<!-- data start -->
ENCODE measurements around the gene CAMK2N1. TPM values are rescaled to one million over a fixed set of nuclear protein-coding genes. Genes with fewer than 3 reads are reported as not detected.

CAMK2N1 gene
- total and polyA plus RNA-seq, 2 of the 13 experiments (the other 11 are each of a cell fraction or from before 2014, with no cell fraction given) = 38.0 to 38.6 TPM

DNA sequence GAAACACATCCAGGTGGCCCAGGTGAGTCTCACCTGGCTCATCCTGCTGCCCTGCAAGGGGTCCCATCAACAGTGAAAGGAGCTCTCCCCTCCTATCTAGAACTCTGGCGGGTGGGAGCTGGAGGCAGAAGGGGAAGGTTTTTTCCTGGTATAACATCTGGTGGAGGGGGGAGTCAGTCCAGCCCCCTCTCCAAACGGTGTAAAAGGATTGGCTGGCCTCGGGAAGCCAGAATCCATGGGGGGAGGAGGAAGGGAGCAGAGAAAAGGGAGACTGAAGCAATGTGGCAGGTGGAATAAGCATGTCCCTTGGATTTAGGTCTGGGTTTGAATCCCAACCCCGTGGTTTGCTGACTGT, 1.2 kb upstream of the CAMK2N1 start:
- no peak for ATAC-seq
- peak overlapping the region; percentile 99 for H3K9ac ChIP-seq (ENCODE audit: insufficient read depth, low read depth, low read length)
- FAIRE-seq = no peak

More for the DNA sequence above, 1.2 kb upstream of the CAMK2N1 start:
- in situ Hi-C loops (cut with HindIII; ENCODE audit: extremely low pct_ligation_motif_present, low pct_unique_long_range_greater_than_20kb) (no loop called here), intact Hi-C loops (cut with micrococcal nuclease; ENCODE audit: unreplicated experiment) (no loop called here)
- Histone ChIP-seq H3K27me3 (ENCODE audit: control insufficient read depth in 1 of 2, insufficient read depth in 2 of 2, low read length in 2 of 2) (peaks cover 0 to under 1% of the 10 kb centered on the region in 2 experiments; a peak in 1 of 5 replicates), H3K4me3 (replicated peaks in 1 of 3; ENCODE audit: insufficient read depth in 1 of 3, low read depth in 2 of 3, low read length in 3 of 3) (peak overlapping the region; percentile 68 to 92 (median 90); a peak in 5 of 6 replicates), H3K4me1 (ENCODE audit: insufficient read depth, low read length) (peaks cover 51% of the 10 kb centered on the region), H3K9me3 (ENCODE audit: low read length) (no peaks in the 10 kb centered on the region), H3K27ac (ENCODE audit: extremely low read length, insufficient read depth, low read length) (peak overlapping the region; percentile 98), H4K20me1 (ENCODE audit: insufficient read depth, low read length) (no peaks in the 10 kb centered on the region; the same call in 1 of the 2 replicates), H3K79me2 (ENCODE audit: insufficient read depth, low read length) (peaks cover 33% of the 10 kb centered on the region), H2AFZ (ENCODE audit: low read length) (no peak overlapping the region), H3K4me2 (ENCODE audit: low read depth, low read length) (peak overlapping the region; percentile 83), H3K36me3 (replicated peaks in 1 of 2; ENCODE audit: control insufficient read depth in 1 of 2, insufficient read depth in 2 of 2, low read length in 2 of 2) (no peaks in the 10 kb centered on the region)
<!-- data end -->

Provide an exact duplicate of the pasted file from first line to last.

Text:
ENCODE measurements around the gene CAMK2N1. TPM values are rescaled to one million over a fixed set of nuclear protein-coding genes. Genes with fewer than 3 reads are reported as not detected.

CAMK2N1 gene
- total and polyA plus RNA-seq, 2 of the 13 experiments (the other 11 are each of a cell fraction or from before 2014, with no cell fraction given) = 38.0 to 38.6 TPM

DNA sequence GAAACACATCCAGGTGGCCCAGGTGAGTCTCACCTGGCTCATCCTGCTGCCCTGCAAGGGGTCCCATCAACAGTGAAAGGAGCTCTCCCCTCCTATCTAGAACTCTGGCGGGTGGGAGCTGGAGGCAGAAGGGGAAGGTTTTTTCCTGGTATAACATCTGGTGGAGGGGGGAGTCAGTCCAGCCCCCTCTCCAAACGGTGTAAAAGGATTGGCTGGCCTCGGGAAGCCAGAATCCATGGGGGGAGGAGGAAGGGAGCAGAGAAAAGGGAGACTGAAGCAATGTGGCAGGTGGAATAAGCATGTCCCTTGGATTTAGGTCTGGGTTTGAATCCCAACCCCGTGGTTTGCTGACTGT, 1.2 kb upstream of the CAMK2N1 start:
- no peak for ATAC-seq
- peak overlapping the region; percentile 99 for H3K9ac ChIP-seq (ENCODE audit: insufficient read depth, low read depth, low read length)
- FAIRE-seq = no peak

More for the DNA sequence above, 1.2 kb upstream of the CAMK2N1 start:
- in situ Hi-C loops (cut with HindIII; ENCODE audit: extremely low pct_ligation_motif_present, low pct_unique_long_range_greater_than_20kb) (no loop called here), intact Hi-C loops (cut with micrococcal nuclease; ENCODE audit: unreplicated experiment) (no loop called here)
- Histone ChIP-seq H3K27me3 (ENCODE audit: control insufficient read depth in 1 of 2, insufficient read depth in 2 of 2, low read length in 2 of 2) (peaks cover 0 to under 1% of the 10 kb centered on the region in 2 experiments; a peak in 1 of 5 replicates), H3K4me3 (replicated peaks in 1 of 3; ENCODE audit: insufficient read depth in 1 of 3, low read depth in 2 of 3, low read length in 3 of 3) (peak overlapping the region; percentile 68 to 92 (median 90); a peak in 5 of 6 replicates), H3K4me1 (ENCODE audit: insufficient read depth, low read length) (peaks cover 51% of the 10 kb centered on the region), H3K9me3 (ENCODE audit: low read length) (no peaks in the 10 kb centered on the region), H3K27ac (ENCODE audit: extremely low read length, insufficient read depth, low read length) (peak overlapping the region; percentile 98), H4K20me1 (ENCODE audit: insufficient read depth, low read length) (no peaks in the 10 kb centered on the region; the same call in 1 of the 2 replicates), H3K79me2 (ENCODE audit: insufficient read depth, low read length) (peaks cover 33% of the 10 kb centered on the region), H2AFZ (ENCODE audit: low read length) (no peak overlapping the region), H3K4me2 (ENCODE audit: low read depth, low read length) (peak overlapping the region; percentile 83), H3K36me3 (replicated peaks in 1 of 2; ENCODE audit: control insufficient read depth in 1 of 2, insufficient read depth in 2 of 2, low read length in 2 of 2) (no peaks in the 10 kb centered on the region)